As learning professionals, the priorities you face can often resemble a nest full of hungry chicks – each one squawking louder than the next to be fed. Chances are you usually feel as though you don’t have enough worms. They’re all important, right? Otherwise we wouldn’t call them priorities. The challenge is allocating the right resources to the right ones at the time in the right amount.
To give you an idea of what you and your peers are facing, Brandon Hall Group conducted the first of our annual Business Focus surveys to find out where companies are spending their time and money across different areas of the organization. Today I want to talk about learning and development, particularly.
But before I can dive into that, we must first take a look at the priorities for the overall business. Over the past few years, we continually ask organizations to identify their top two business priorities. In our latest Business Focus survey, we found that gaining market share is number one, chosen as one of the top two by 37% of respondents. This has been the number one priority for the relatively short time we have been asking the question. Back in 2011, 33% of companies picked gaining market share as one of their top two priorities. Let’s take a look at how the list has shifted over the course about a year and a half:
The top three remain the same with some slight shifting, the middle of the pack jumps all around, and the lower priorities remain as is. Sounds familiar, right? Your organization’s top business priorities are probably not going to change much, especially over the course of a year. And the things that are near the bottom are not likely to suddenly become imperative. But that stuff in the middle, that’s where the chaos lives. An agile organization needs to be able to shift priorities quickly. Now granted, the respondent pools for the two surveys are not the exact same companies, but it gives you a general sense of what is happening with business priorities.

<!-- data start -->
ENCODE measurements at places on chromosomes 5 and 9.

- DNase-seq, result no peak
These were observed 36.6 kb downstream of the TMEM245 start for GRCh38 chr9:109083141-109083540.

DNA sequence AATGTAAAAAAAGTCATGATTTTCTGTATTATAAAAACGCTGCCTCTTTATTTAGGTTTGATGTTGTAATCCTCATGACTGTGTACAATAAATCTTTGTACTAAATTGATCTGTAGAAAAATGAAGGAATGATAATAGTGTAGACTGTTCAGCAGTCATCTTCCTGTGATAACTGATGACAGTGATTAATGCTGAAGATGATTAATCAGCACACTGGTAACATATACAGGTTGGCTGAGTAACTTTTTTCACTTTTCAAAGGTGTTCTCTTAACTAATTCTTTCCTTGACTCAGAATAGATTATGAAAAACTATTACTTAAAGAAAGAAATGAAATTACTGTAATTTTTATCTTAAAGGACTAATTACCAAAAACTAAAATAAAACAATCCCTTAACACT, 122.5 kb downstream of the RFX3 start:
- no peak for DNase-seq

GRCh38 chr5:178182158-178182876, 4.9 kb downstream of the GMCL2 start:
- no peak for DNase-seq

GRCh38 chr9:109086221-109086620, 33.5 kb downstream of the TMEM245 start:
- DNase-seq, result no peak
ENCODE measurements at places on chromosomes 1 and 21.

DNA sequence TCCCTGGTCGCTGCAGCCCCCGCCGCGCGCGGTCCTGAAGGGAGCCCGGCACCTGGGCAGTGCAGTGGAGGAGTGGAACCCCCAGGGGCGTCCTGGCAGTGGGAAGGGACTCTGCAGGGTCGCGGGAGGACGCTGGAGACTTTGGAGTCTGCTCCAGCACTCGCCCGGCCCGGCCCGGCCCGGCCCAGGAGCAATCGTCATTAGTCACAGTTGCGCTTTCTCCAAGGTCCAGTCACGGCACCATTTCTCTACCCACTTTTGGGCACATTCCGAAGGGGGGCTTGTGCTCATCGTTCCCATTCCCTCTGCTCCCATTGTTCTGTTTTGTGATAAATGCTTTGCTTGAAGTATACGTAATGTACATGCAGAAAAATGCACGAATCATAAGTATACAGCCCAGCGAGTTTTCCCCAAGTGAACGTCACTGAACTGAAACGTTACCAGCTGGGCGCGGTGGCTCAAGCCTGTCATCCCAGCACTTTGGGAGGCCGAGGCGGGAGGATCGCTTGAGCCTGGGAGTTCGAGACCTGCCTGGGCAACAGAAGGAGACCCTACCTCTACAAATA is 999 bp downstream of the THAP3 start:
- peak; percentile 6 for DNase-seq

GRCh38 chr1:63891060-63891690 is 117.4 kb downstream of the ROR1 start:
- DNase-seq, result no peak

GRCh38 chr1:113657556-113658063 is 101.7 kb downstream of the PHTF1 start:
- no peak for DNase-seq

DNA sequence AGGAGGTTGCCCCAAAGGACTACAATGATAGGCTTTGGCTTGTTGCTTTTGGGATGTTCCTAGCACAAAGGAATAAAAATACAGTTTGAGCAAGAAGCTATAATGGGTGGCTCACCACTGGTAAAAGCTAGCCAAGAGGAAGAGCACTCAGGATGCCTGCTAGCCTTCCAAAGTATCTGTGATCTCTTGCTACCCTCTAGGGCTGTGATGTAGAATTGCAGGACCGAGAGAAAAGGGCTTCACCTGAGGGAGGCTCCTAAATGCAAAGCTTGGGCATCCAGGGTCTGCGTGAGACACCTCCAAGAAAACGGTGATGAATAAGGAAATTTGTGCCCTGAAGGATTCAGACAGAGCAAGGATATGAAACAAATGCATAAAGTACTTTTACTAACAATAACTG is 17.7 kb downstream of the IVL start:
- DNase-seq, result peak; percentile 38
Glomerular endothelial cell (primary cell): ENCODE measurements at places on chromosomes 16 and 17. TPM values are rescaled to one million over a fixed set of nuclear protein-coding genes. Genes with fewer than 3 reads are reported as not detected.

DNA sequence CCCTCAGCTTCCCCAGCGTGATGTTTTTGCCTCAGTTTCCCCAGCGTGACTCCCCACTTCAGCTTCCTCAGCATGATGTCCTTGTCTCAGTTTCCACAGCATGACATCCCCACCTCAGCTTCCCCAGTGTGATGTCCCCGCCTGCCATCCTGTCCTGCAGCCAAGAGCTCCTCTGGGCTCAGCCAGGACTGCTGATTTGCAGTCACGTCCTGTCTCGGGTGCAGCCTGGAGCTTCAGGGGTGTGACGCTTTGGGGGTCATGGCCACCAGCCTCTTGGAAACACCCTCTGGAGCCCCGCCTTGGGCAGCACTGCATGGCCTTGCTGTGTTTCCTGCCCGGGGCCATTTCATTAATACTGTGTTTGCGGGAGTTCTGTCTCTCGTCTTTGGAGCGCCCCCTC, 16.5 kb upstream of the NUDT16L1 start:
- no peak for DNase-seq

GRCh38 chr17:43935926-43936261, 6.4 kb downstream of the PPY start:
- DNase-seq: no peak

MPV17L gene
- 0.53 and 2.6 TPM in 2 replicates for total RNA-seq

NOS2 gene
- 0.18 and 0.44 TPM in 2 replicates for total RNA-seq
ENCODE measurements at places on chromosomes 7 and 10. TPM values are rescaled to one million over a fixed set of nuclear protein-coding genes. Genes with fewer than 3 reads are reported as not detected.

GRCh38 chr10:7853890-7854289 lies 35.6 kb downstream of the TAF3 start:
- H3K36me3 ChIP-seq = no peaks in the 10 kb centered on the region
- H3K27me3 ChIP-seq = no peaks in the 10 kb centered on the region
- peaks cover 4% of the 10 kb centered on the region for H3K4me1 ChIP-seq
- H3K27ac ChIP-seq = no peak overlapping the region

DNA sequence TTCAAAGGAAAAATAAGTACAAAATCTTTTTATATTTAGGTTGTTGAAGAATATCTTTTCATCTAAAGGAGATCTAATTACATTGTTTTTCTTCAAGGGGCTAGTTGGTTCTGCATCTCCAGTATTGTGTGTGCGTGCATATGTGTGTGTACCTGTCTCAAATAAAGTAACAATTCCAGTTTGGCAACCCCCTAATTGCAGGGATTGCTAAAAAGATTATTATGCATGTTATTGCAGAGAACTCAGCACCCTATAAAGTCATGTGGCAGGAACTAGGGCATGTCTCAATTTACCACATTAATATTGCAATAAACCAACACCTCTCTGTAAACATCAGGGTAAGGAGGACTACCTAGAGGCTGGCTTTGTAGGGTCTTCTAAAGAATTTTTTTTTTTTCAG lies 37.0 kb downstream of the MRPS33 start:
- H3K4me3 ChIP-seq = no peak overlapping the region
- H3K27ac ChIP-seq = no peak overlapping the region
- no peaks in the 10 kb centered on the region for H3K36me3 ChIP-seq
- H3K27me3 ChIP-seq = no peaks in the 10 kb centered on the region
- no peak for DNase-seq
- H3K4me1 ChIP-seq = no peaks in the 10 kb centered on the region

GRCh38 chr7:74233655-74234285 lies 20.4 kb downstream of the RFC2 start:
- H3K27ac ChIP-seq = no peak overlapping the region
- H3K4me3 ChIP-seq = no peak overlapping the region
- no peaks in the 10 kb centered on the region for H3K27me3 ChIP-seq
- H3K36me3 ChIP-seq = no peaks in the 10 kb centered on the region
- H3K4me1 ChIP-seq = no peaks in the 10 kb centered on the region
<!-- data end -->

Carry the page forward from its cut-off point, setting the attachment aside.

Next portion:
How Does Learning Help?
As agile as the business needs to be to meet these juggling priorities, learning needs to be that much more agile to help meet those needs. We asked companies in the 2013 survey to indicate the degree to which they are planning to devote time, energy and resources to an array of learning priorities. The table below shows the percentage of companies that identified these items as either “definitely a priority” or “critical to the business.”
That’s a lot of priorities fighting for not a lot of resources. Again, chances are the top three or so will not change much over time. But the area in the middle can be critical when it comes to allocating resources. The key is to ask this question: How do my organization’s learning priorities line up with our business priorities? The learning function needs to be able to keep up with the chaos of the shifting business priorities in order to keep the organization agile.